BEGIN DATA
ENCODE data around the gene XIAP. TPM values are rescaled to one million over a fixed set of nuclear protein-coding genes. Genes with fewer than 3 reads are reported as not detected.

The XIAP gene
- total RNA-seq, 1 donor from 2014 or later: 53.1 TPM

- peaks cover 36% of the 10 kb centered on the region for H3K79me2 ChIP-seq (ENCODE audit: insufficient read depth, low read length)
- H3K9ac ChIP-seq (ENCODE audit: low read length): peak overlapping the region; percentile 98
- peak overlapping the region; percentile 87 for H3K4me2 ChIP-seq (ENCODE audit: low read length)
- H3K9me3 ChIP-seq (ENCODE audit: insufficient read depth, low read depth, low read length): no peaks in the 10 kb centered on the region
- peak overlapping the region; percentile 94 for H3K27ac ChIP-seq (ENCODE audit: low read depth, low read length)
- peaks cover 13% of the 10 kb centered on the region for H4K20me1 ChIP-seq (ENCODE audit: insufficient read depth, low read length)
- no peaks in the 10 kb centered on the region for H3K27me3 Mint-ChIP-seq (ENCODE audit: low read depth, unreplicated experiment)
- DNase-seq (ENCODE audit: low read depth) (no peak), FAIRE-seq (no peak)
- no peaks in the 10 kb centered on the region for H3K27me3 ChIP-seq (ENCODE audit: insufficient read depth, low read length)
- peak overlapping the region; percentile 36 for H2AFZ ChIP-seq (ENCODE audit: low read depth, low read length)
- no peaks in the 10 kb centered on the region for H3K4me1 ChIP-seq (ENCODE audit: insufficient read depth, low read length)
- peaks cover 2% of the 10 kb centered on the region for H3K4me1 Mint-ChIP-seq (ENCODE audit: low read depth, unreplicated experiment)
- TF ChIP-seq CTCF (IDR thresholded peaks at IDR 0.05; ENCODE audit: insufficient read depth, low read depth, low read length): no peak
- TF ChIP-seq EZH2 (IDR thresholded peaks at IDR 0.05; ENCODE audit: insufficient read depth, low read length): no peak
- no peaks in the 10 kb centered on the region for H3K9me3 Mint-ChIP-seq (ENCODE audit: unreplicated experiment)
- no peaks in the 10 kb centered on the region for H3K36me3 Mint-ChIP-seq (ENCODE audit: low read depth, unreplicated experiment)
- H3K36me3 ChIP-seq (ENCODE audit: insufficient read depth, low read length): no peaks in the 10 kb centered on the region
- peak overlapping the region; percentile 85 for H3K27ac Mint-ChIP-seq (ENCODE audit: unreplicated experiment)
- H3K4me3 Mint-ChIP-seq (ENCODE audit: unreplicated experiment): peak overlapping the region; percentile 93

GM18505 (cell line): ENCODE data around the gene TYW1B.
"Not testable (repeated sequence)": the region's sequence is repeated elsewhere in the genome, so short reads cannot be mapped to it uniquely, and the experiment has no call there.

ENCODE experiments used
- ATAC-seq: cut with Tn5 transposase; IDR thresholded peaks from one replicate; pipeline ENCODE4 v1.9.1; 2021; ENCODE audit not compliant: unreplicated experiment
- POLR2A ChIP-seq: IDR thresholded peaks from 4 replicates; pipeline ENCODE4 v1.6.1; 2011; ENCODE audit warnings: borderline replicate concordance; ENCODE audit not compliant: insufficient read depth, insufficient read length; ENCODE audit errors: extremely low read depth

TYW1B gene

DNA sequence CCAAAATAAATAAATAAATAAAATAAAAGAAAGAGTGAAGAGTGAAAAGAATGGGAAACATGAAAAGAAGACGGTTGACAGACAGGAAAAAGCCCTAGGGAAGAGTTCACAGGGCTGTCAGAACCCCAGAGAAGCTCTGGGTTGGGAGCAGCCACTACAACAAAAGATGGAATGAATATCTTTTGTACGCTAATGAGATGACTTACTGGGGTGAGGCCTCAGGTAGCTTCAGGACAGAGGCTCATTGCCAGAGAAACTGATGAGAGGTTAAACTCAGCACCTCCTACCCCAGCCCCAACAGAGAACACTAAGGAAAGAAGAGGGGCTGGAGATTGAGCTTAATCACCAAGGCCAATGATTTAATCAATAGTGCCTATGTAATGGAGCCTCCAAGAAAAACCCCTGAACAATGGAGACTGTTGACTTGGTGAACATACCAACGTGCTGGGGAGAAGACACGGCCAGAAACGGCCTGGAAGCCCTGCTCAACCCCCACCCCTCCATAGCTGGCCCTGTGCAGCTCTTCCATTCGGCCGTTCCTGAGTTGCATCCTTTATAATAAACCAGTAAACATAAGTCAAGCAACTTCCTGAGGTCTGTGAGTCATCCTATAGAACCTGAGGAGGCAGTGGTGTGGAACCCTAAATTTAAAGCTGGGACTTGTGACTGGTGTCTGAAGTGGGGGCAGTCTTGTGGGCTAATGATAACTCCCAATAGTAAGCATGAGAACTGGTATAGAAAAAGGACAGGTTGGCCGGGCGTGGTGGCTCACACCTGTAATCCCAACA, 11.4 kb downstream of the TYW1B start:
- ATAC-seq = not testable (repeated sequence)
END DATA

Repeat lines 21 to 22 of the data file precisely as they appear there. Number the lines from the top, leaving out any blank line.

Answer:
- peak overlapping the region; percentile 85 for H3K27ac Mint-ChIP-seq (ENCODE audit: unreplicated experiment)
- H3K4me3 Mint-ChIP-seq (ENCODE audit: unreplicated experiment): peak overlapping the region; percentile 93